Fallen eaglet does fine with little human intervention

The Shiloh Military Park eaglet on the ground on April 25. NPS PHOTO/MEKOW
By : 
Lisa Brainard
Bluff Country Reader

Last week we looked at the nest situation of Decorah’s bald eagles. The father has been gone since the last of April’s snowstorms; the mom is caring for the three eaglets; and an unidentified male eagle has been close by, perhaps courting her.

Eyes are glued to the evolving activity on the Decorah eagle cam. Find more information at www.raptorresource.org/birdcams/decorah-eagles/

But it’s not the only eagle nest or drama by far. In my daily perusal of outdoor sites online, I found an interesting story of an eaglet that fell out of its nest. It has a good lesson on the need for people finding wild babies that seem all alone to just let them be. Leave them alone.

This story comes from Shiloh National Military Park, a Civil War site in Tennessee and Mississippi. The news release issued April 28 follows:

“A few days ago one of the eagle chicks fell out of its nest. Consequently, the park closed the area around the eagle’s nest to all public use and access in order to provide a safe area for the bird and to allow adequate space for the eagle parents to take care of the chick. We’ve had a lot of interest in the welfare of the chick, so we are providing this update.

“On April 24, at approximately 5:30 p.m., observers in the area saw the chick fall from the nest onto the ground. Park rangers responded and immediately began a visual evaluation of the bird. In addition, the park made contact with both TWRA (Tennessee Wildlife Resources Agency) and Dr. James Huggins, professor of biology at Union University, a specialist in raptor species. Based on our evaluation and consultations, we decided the best course of action was to close the immediate area and to wait until the following day to recheck the status of the eaglet.

“Early in the morning on April 25, rangers observed the chick stretching its wings and walking around the enclosed area around the nesting tree. Although the bird was walking with a slight limp, it otherwise appeared unhurt and alert. At that point, the decision was made to expand the closed area and to continue to observe the bird’s behavior for any signs of distress.

“By the morning of April 26, rangers found the eaglet sitting under the forest canopy, perched on a fallen tree, roughly 25 yards south of the enclosure and near equal distance east of the Hamburg-Savannah road. Other than being wet from the rain, the chick appeared healthy and its observed behavior was normal. One of the parents was observed on-site watching over both eaglets. Later in the afternoon, the eaglet was found perched on the split-rail fence at southwest corner of enclosure, this time with both parents in view. Note that the fencing is about 3-feet high, so the eaglet would have jumped up onto the rail – a good sign of its mobility.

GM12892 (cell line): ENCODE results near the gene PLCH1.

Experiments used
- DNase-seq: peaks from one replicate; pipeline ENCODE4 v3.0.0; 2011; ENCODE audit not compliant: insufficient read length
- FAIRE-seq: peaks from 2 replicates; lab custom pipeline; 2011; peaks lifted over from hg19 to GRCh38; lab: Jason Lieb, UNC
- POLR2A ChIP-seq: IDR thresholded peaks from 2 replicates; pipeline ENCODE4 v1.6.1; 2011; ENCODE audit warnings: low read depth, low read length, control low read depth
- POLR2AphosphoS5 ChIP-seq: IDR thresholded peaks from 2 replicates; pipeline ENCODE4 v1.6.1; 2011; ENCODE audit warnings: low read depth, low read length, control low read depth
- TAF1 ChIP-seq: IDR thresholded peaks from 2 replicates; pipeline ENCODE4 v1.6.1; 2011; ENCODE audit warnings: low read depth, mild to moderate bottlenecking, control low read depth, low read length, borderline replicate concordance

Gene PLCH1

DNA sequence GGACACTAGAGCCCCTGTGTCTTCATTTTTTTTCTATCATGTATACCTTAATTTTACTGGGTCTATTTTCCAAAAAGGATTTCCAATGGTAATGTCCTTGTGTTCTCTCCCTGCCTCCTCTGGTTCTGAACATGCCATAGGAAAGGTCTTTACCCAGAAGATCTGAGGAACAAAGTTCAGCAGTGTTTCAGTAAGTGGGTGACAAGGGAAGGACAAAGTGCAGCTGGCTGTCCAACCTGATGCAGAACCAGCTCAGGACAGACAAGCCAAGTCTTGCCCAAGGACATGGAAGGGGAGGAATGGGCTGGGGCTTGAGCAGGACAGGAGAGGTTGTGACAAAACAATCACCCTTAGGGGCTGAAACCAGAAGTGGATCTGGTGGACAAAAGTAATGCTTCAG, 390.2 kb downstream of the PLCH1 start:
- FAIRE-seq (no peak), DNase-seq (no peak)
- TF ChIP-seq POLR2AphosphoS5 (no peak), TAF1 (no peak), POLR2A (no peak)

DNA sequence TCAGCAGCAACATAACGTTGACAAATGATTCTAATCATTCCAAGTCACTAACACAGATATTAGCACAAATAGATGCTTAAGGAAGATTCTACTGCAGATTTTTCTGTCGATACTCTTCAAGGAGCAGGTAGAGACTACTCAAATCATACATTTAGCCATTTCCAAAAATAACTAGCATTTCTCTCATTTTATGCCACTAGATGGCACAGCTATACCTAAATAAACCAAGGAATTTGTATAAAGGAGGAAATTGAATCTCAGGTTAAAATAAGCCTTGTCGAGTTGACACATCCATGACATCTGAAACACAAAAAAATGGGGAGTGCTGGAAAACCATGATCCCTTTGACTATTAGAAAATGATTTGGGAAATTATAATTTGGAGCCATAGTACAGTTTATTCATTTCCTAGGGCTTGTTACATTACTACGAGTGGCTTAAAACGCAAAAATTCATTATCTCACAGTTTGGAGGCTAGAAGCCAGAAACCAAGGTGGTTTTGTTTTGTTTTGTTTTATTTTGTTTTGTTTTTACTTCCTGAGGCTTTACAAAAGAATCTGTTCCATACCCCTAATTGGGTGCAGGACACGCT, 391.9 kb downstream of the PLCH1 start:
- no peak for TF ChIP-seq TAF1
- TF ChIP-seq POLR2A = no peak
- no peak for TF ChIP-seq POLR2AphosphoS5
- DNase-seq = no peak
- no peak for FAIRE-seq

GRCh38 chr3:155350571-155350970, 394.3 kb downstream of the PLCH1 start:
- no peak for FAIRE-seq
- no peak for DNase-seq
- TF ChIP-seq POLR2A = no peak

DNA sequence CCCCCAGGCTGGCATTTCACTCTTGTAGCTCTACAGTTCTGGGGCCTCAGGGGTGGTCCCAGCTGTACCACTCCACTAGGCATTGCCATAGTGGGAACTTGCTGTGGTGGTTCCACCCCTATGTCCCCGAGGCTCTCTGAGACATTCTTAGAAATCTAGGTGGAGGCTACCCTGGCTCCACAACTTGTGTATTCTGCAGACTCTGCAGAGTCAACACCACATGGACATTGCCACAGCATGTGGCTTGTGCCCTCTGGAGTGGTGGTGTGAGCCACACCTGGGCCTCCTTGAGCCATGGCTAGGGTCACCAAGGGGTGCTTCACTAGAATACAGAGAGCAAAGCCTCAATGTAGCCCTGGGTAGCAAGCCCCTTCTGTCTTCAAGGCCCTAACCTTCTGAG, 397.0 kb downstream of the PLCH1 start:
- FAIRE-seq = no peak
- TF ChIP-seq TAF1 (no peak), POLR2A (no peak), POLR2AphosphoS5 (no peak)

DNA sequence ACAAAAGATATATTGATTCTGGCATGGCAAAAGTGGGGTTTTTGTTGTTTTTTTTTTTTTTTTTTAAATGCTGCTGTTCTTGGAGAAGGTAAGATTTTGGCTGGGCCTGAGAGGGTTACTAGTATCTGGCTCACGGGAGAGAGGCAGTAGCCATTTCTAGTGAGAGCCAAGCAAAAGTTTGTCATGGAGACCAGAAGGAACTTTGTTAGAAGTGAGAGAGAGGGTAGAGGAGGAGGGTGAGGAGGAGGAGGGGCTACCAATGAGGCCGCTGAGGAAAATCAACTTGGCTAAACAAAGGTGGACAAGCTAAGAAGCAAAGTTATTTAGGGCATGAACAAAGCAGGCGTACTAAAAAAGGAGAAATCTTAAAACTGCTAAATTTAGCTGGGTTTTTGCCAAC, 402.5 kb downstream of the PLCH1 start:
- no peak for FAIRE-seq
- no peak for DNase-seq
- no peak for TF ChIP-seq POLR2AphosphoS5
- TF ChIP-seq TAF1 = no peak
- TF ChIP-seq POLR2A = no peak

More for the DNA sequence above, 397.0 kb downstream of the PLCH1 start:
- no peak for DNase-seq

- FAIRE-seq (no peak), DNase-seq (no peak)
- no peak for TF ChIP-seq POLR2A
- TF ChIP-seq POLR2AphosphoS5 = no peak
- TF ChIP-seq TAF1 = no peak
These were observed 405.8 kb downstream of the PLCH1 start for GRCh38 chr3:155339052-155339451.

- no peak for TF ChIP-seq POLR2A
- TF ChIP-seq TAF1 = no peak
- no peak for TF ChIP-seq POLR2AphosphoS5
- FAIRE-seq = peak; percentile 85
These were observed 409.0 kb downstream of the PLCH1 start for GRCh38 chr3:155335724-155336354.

“On the afternoon of April 27, rangers observed the bird walking on the Hamburg-Savannah Road about 50 yards south of the enclosure, and the eaglet is exhibiting normal behavior. It is a little early for this bird to be out of the nest but spending time on the ground is normal for the species. Many first flights for eagles are often awkward, with up to half of fledging attempts less than successful. Consequently, when young birds do leave the nest, they frequently become stuck on the ground for several days until such time as they learn to fly. The adults expect this to happen, and typically continue to feed and protect grounded chicks.

“The second chick remains in the nest, and is exhibiting ‘branching’ behavior, practicing short hops on and around the nest, gaining strength and improving his agility. Sitting in the branches of his home tree is a natural lead-up to fledging.

“We appreciate all of the interest in the welfare of the eagles, and we’ll continue to provide updates as more information is available. Park visitors are reminded that this area is closed to all public use and access, including a portion of the Hamburg-Savannah Road and Brown’s Landing Road leading to the Shiloh National Indian Mounds.”

For more on the military park, go to www.nps.gov/shil/index.htm. For more on the eaglet and possible road closures due to it being on the ground, click on “Alerts” in the menu. However, let’s hope it will be flying by the time you read this.

Lisa Brainard still enjoys lifelong pursuits of the outdoors, history and travel as able following a serious accident and stroke in September 2012. She’s written this column weekly for about 15 years.